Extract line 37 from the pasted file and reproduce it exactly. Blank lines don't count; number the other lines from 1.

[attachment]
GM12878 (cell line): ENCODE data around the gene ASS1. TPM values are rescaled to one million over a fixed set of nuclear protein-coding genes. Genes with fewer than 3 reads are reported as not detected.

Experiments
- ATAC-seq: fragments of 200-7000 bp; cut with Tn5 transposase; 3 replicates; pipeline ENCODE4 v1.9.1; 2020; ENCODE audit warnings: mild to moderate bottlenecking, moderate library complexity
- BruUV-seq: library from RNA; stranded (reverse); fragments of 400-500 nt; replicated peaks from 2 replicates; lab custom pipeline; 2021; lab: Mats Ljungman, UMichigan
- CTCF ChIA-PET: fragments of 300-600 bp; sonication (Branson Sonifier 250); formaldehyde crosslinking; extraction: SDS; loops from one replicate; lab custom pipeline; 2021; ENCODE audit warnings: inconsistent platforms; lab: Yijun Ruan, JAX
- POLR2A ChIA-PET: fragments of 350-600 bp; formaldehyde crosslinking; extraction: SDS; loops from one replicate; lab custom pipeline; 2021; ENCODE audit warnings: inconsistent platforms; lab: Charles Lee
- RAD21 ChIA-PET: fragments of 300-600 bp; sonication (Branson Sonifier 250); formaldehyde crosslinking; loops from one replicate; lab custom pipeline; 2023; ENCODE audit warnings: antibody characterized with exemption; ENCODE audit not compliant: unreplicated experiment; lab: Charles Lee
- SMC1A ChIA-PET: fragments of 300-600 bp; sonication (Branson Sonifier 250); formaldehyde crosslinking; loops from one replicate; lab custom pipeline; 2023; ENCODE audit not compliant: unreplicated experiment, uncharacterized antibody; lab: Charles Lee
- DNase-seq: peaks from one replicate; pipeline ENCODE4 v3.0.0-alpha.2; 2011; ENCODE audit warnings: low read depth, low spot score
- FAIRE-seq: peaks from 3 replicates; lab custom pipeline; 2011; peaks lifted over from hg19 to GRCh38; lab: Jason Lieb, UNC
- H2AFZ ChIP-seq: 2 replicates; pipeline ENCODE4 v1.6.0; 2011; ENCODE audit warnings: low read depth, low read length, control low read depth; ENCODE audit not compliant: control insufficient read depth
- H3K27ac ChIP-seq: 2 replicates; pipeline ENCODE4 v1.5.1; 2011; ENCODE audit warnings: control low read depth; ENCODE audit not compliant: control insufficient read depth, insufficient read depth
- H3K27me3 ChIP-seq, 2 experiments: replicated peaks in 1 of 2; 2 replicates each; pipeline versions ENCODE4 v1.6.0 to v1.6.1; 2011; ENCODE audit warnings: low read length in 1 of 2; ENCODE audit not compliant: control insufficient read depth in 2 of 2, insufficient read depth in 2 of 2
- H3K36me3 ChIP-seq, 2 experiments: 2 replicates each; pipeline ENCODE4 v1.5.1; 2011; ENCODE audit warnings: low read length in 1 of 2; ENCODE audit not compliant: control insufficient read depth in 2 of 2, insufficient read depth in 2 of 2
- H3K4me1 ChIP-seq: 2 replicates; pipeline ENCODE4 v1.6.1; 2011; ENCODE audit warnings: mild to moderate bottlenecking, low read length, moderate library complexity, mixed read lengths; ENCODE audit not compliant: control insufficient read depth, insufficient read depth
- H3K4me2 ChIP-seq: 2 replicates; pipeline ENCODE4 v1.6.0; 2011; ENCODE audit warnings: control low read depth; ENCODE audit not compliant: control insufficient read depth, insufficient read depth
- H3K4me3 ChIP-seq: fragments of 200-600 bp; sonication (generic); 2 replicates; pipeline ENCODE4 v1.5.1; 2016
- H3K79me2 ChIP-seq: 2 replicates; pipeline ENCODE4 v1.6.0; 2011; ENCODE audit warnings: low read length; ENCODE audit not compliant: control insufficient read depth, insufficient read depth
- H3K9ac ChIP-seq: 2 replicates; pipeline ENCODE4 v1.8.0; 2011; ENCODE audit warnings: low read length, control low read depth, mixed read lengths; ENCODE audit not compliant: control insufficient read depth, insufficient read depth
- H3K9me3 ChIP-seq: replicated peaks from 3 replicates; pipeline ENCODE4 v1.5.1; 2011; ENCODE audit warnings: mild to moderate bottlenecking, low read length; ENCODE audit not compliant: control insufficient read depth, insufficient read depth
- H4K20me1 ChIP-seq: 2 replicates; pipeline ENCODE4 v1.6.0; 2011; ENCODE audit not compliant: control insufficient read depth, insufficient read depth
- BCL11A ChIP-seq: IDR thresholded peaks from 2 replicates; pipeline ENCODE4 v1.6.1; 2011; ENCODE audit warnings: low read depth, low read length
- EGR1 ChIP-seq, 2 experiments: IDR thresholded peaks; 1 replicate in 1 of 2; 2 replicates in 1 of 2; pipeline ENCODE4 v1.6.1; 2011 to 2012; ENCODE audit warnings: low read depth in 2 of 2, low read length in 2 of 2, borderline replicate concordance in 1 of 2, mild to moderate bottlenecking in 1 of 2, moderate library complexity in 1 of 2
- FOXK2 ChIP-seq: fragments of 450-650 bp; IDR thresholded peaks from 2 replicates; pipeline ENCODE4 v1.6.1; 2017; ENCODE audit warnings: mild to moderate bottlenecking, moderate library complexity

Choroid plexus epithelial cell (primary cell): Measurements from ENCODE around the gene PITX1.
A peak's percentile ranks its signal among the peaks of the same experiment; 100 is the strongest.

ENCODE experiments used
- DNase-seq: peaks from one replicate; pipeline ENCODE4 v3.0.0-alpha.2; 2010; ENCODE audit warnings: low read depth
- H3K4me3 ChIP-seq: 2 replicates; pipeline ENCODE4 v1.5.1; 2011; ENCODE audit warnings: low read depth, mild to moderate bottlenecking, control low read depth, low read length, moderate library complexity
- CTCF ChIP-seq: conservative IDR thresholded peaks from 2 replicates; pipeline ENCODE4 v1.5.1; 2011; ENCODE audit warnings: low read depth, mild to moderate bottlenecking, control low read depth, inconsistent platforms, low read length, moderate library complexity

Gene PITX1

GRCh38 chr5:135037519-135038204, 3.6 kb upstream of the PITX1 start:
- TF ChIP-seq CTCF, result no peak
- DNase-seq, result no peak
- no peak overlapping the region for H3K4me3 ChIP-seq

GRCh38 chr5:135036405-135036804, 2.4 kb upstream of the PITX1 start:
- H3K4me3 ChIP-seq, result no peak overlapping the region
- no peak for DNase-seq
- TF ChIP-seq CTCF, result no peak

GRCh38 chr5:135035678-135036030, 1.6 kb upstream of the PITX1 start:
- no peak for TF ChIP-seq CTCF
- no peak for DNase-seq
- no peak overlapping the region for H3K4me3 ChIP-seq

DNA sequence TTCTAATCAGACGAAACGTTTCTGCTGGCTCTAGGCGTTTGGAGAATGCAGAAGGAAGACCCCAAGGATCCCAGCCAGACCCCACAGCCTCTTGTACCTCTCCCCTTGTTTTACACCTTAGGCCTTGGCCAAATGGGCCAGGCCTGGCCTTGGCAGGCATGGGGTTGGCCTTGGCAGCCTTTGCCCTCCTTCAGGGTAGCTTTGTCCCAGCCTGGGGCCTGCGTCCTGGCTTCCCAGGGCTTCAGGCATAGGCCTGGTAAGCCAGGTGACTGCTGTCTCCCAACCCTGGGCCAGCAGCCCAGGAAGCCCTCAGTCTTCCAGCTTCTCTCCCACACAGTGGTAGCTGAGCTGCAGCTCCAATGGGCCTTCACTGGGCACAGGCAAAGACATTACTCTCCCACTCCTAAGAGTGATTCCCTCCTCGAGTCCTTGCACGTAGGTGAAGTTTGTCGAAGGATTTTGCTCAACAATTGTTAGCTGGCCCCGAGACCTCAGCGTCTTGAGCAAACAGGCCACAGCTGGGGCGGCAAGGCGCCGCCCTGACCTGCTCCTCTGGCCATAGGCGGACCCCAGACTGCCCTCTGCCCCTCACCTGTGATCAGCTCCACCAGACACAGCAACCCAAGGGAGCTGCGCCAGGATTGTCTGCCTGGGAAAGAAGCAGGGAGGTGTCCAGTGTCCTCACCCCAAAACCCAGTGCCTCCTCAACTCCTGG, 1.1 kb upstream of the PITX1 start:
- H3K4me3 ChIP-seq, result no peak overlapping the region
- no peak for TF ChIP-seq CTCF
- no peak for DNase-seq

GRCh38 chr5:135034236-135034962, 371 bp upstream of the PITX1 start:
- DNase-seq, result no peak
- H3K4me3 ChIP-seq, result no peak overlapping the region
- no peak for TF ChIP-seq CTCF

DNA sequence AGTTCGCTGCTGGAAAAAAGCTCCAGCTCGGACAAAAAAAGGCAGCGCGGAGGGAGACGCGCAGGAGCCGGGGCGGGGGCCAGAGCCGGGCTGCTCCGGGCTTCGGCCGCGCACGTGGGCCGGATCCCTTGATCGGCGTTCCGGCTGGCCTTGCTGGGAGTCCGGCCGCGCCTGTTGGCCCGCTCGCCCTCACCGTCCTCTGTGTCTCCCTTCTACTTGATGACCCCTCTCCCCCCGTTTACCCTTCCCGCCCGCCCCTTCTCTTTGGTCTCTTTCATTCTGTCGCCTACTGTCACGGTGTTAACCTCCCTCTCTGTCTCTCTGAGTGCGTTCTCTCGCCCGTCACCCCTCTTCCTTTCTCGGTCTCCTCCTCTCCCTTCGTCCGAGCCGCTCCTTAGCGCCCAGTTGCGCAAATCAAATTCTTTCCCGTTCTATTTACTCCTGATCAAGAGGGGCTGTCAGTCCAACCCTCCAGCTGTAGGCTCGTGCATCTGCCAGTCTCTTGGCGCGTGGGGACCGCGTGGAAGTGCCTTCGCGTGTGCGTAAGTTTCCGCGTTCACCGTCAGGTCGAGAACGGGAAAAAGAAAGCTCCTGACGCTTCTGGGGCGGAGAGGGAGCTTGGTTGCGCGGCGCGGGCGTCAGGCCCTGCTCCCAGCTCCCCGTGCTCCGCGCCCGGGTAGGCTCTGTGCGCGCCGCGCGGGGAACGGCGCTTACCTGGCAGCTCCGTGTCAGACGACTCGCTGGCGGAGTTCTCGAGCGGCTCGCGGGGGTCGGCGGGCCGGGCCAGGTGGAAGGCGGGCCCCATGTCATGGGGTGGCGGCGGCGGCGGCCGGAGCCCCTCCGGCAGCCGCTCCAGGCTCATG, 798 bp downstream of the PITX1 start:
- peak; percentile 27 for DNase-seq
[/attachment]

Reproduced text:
- H3K4me3 ChIP-seq, result no peak overlapping the region